Mandy

    This review has been hidden because it contains spoilers. To view it, click here. I am rating and reviewing the audio book. The choice of a female narrator is explained, and I appreciate the author's respect for women, but I'm not sure it worked. The book is horrifying to the extent that I hope it is not 100% true, though I fear the treatment is accurate. I doubt the legitimacy due to a few "holes.". Obviously, the author may be having mental and cognitive difficulties due to the torture. I'm left wondering how he learned to subdue and kill a dog with his bare hands. At times p I am rating and reviewing the audio book. The choice of a female narrator is explained, and I appreciate the author's respect for women, but I'm not sure it worked. The book is horrifying to the extent that I hope it is not 100% true, though I fear the treatment is accurate. I doubt the legitimacy due to a few "holes.". Obviously, the author may be having mental and cognitive difficulties due to the torture. I'm left wondering how he learned to subdue and kill a dog with his bare hands. At times prisoners had clothing taken for punishment, only to be have the clothing being worn mentioned. They are searched cruelly and meticulously, yet still have American money for trade. These and other inconsistencies confuse me. I have no doubt the author experienced tremendous treatment and am embarrassed for my country. Some of the inhumane treatment I remember seeing on the news but of course nothing like described here. The book also does not match the few first hand reports I've heard from our service men and women, but I guess it wouldn't. I wonder how many people on both sides were involved. I have many questions, and though I fear the answers, they nut be found. This book should be read and more needs to be done to uncover the truths of Goutinimo so that it may be stopped and never repeated. It is not enough, but I do hope writing helps him heal, and I pray he is able to move forward in peace to find joy.

  19. 5 out of 5

    Geraldine (geraldinereads)

    This moving, eye-opening memoir of an innocent man detained at Guantánamo Bay for fifteen years tells a story of humanity in the unlikeliest of places and an unprecedented look at life at Guantánamo. At the age of 18, Mansoor Adayfi left his home in Yemen for a cultural mission to Afghanistan. He never returned. Kidnapped by warlords and then sold to the US after 9/11, he was disappeared to Guantánamo Bay, where he spent the next 14 years as Detainee #441. Wow! This is definitely one of the most h This moving, eye-opening memoir of an innocent man detained at Guantánamo Bay for fifteen years tells a story of humanity in the unlikeliest of places and an unprecedented look at life at Guantánamo. At the age of 18, Mansoor Adayfi left his home in Yemen for a cultural mission to Afghanistan. He never returned. Kidnapped by warlords and then sold to the US after 9/11, he was disappeared to Guantánamo Bay, where he spent the next 14 years as Detainee #441. Wow! This is definitely one of the most heart wrenching memoirs I've ever read. This book will make you feel all the emotions and most of the time it is very hard to get through, because there are a lot of very graphic scenes. If you have any triggers in general, you might want to stay away from this one as it's filled with horrifying scenes that are extremely graphic. But at the same time, I couldn't stop reading this book because I was so captivated by Mansoor's story. His story also had small moments of hope, laughs, and happiness even though they were unfortunately cut short 😭 I honestly can't stop thinking about this book, and Mansoor's story will stay with me for a long time. I really hope he comes out with a sequel soon as I would love to read about his life after Guantanamo. I love memoir so if you love memoirs too, I highly recommend reading this one! It's a 5/5 star read for sure and a MUST read! Thank you Hachette Books for the review copy!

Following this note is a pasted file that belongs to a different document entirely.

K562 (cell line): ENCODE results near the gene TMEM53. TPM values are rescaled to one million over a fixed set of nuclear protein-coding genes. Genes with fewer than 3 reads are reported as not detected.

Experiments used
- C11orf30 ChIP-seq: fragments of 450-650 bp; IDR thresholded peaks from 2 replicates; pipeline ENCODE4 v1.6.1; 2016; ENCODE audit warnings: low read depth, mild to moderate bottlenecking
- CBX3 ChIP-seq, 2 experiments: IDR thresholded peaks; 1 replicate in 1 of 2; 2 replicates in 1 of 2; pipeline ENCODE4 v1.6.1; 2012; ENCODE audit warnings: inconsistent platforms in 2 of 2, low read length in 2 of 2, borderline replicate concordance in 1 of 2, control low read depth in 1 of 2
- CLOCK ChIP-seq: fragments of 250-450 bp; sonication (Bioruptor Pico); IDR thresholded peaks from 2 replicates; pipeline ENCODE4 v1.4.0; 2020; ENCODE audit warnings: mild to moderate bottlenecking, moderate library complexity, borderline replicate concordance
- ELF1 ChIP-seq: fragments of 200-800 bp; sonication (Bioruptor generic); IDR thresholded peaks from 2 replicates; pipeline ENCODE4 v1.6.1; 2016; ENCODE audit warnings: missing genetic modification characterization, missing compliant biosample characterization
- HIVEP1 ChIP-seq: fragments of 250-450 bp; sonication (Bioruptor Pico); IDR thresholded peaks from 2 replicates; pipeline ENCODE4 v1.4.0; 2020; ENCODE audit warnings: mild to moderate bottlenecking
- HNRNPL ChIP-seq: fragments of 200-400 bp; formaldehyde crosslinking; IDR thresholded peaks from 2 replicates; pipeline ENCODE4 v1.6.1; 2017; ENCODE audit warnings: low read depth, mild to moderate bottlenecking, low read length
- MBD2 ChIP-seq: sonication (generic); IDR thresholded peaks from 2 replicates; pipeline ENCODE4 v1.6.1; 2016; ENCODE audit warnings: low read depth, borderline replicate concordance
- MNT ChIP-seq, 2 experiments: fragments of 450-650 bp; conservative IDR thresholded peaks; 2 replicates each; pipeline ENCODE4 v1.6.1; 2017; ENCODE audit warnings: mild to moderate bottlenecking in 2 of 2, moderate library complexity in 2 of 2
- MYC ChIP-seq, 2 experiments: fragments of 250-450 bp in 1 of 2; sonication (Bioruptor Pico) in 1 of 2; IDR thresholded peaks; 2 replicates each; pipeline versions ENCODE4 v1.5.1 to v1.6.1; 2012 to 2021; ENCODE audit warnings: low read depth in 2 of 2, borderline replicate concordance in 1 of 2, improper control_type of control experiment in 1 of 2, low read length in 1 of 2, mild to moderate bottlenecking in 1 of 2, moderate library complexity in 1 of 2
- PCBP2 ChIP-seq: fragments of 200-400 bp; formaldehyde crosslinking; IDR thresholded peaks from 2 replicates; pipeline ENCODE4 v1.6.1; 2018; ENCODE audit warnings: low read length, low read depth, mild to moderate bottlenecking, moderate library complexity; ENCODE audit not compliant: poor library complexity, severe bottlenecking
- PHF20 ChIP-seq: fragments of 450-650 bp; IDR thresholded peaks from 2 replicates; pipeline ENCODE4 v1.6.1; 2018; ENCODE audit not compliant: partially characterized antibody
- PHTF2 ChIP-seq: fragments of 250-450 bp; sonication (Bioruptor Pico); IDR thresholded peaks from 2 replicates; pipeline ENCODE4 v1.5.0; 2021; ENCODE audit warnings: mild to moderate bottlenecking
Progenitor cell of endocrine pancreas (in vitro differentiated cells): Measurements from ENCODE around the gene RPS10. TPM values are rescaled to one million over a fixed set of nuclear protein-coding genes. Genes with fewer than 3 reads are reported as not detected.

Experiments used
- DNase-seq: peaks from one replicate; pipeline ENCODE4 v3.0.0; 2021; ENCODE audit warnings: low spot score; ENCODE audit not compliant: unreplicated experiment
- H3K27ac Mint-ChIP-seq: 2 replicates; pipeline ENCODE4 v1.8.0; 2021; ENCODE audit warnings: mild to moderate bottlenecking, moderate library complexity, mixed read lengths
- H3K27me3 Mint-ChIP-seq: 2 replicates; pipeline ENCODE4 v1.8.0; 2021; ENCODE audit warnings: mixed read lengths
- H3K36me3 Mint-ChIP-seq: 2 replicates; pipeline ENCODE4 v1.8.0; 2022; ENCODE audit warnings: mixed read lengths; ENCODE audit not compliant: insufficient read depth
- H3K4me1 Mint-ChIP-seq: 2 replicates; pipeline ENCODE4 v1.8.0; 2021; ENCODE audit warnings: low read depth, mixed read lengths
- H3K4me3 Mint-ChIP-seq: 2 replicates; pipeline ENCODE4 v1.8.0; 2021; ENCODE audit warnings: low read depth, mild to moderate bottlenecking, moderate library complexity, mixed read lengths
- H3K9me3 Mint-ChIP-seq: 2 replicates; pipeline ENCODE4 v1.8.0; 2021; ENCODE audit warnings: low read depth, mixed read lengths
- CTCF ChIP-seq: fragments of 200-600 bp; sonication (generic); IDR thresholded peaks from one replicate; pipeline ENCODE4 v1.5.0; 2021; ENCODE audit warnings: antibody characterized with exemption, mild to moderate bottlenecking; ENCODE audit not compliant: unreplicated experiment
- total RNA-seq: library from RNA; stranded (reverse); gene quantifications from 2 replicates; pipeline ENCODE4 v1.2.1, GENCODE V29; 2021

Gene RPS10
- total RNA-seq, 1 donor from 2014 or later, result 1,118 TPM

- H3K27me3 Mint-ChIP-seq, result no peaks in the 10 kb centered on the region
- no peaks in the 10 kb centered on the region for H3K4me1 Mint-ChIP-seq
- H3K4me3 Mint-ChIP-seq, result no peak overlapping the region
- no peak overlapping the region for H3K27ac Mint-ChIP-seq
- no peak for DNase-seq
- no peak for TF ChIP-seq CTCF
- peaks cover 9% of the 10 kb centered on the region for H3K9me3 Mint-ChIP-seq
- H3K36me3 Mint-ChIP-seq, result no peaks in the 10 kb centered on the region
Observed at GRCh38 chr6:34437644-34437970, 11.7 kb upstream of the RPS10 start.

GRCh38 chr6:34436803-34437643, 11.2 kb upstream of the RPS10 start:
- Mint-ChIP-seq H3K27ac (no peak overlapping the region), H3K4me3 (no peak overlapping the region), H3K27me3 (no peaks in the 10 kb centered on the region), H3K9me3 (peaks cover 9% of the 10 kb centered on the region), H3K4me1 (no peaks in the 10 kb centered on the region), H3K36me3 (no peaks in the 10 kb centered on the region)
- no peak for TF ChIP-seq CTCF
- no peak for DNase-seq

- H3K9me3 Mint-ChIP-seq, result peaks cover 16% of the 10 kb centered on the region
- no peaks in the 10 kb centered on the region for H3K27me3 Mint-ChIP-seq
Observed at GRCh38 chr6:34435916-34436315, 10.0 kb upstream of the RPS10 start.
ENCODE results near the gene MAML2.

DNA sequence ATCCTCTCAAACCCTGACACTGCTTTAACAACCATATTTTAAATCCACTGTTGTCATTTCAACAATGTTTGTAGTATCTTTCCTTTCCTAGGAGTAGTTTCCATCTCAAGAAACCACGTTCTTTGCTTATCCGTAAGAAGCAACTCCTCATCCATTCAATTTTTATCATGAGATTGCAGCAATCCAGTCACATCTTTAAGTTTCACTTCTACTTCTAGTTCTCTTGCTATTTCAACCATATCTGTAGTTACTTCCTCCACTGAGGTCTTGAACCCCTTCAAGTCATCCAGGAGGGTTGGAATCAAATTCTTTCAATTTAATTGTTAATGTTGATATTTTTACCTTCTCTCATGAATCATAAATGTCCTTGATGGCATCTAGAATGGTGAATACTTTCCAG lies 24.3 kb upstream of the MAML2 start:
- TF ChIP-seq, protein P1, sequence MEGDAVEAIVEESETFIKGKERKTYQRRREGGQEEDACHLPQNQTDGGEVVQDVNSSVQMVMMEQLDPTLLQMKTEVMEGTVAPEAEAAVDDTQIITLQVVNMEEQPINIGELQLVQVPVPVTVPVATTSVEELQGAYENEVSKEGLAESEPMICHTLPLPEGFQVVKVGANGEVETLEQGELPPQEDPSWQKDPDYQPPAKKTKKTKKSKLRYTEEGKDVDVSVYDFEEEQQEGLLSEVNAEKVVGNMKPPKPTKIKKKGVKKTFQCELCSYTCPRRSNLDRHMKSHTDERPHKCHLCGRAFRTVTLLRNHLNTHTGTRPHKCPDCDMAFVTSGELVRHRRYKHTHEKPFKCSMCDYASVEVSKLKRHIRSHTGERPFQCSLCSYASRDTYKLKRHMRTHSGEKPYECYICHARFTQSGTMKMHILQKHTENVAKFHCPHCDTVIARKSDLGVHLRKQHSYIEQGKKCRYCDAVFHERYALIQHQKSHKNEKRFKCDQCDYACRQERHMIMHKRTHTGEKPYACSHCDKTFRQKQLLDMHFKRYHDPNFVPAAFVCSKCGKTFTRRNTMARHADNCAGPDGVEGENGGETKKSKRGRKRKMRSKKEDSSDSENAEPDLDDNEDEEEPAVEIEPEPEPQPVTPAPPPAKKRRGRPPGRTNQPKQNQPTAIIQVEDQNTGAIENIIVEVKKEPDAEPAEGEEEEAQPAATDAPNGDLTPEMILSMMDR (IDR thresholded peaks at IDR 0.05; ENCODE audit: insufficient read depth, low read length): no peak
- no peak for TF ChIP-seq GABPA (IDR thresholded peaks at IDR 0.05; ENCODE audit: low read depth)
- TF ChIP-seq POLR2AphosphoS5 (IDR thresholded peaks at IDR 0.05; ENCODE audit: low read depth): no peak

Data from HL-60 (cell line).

20. 5 out of 5

    Jischmidt

    I deeply appreciate the insight and candor of Adayfi Mansoor, though any naiveté about all the U.S. government is capable of is forever gone with the reading as this book gives more and more reason for paralyzed shame. Wherever they happen, such evils cannot be undone, especially without the admission that it not only happened but is still happening. Great illegal wrongs, including creating an expedient category that would disqualify these people "prisoner of war" status, cannot be tolerated any I deeply appreciate the insight and candor of Adayfi Mansoor, though any naiveté about all the U.S. government is capable of is forever gone with the reading as this book gives more and more reason for paralyzed shame. Wherever they happen, such evils cannot be undone, especially without the admission that it not only happened but is still happening. Great illegal wrongs, including creating an expedient category that would disqualify these people "prisoner of war" status, cannot be tolerated anywhere either, especially among those who would profess to hold to the U.S. Constitution and the Geneva Conventions. (view spoiler)[As for Mr. Adayfi, he among countless others has been unjustly ruined forever. May the rest of his life somehow include the help to heal the effects of this courageous man's experiences. (hide spoiler)]

  21. 5 out of 5

    Skip